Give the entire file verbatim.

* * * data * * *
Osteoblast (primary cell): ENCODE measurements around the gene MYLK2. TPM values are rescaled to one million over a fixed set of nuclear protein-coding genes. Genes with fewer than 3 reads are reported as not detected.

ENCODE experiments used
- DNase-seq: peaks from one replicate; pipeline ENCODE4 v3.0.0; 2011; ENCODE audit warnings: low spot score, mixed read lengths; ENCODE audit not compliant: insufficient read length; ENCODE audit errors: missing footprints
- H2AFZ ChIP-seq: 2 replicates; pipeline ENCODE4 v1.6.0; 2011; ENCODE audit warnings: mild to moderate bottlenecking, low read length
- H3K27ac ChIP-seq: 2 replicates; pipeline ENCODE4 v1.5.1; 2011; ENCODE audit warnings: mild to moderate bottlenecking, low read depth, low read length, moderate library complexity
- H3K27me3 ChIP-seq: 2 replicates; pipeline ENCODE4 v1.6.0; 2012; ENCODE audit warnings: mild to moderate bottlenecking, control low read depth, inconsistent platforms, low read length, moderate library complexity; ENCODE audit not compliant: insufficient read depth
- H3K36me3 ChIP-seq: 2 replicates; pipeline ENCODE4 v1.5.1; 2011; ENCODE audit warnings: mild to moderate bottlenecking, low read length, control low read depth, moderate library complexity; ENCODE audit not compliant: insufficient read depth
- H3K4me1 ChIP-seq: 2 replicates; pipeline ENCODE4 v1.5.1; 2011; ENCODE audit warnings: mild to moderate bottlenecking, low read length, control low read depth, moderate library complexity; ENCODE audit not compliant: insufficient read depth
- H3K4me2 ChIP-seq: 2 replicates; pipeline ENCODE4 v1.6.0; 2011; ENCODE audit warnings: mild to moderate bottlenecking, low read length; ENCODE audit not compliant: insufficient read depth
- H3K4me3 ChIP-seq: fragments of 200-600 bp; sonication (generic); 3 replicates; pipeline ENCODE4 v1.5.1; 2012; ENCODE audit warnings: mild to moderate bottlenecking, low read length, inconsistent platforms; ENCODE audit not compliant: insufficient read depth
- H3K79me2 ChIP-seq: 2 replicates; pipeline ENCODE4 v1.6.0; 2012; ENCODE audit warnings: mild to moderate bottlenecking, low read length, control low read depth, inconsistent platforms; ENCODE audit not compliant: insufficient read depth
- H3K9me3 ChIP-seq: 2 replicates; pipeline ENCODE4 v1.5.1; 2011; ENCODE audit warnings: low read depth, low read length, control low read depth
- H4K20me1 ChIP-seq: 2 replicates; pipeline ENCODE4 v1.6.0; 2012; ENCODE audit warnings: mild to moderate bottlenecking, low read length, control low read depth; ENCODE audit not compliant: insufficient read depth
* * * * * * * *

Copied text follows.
Osteoblast (primary cell): ENCODE measurements around the gene MYLK2. TPM values are rescaled to one million over a fixed set of nuclear protein-coding genes. Genes with fewer than 3 reads are reported as not detected.

ENCODE experiments used
- DNase-seq: peaks from one replicate; pipeline ENCODE4 v3.0.0; 2011; ENCODE audit warnings: low spot score, mixed read lengths; ENCODE audit not compliant: insufficient read length; ENCODE audit errors: missing footprints
- H2AFZ ChIP-seq: 2 replicates; pipeline ENCODE4 v1.6.0; 2011; ENCODE audit warnings: mild to moderate bottlenecking, low read length
- H3K27ac ChIP-seq: 2 replicates; pipeline ENCODE4 v1.5.1; 2011; ENCODE audit warnings: mild to moderate bottlenecking, low read depth, low read length, moderate library complexity
- H3K27me3 ChIP-seq: 2 replicates; pipeline ENCODE4 v1.6.0; 2012; ENCODE audit warnings: mild to moderate bottlenecking, control low read depth, inconsistent platforms, low read length, moderate library complexity; ENCODE audit not compliant: insufficient read depth
- H3K36me3 ChIP-seq: 2 replicates; pipeline ENCODE4 v1.5.1; 2011; ENCODE audit warnings: mild to moderate bottlenecking, low read length, control low read depth, moderate library complexity; ENCODE audit not compliant: insufficient read depth
- H3K4me1 ChIP-seq: 2 replicates; pipeline ENCODE4 v1.5.1; 2011; ENCODE audit warnings: mild to moderate bottlenecking, low read length, control low read depth, moderate library complexity; ENCODE audit not compliant: insufficient read depth
- H3K4me2 ChIP-seq: 2 replicates; pipeline ENCODE4 v1.6.0; 2011; ENCODE audit warnings: mild to moderate bottlenecking, low read length; ENCODE audit not compliant: insufficient read depth
- H3K4me3 ChIP-seq: fragments of 200-600 bp; sonication (generic); 3 replicates; pipeline ENCODE4 v1.5.1; 2012; ENCODE audit warnings: mild to moderate bottlenecking, low read length, inconsistent platforms; ENCODE audit not compliant: insufficient read depth
- H3K79me2 ChIP-seq: 2 replicates; pipeline ENCODE4 v1.6.0; 2012; ENCODE audit warnings: mild to moderate bottlenecking, low read length, control low read depth, inconsistent platforms; ENCODE audit not compliant: insufficient read depth
- H3K9me3 ChIP-seq: 2 replicates; pipeline ENCODE4 v1.5.1; 2011; ENCODE audit warnings: low read depth, low read length, control low read depth
- H4K20me1 ChIP-seq: 2 replicates; pipeline ENCODE4 v1.6.0; 2012; ENCODE audit warnings: mild to moderate bottlenecking, low read length, control low read depth; ENCODE audit not compliant: insufficient read depth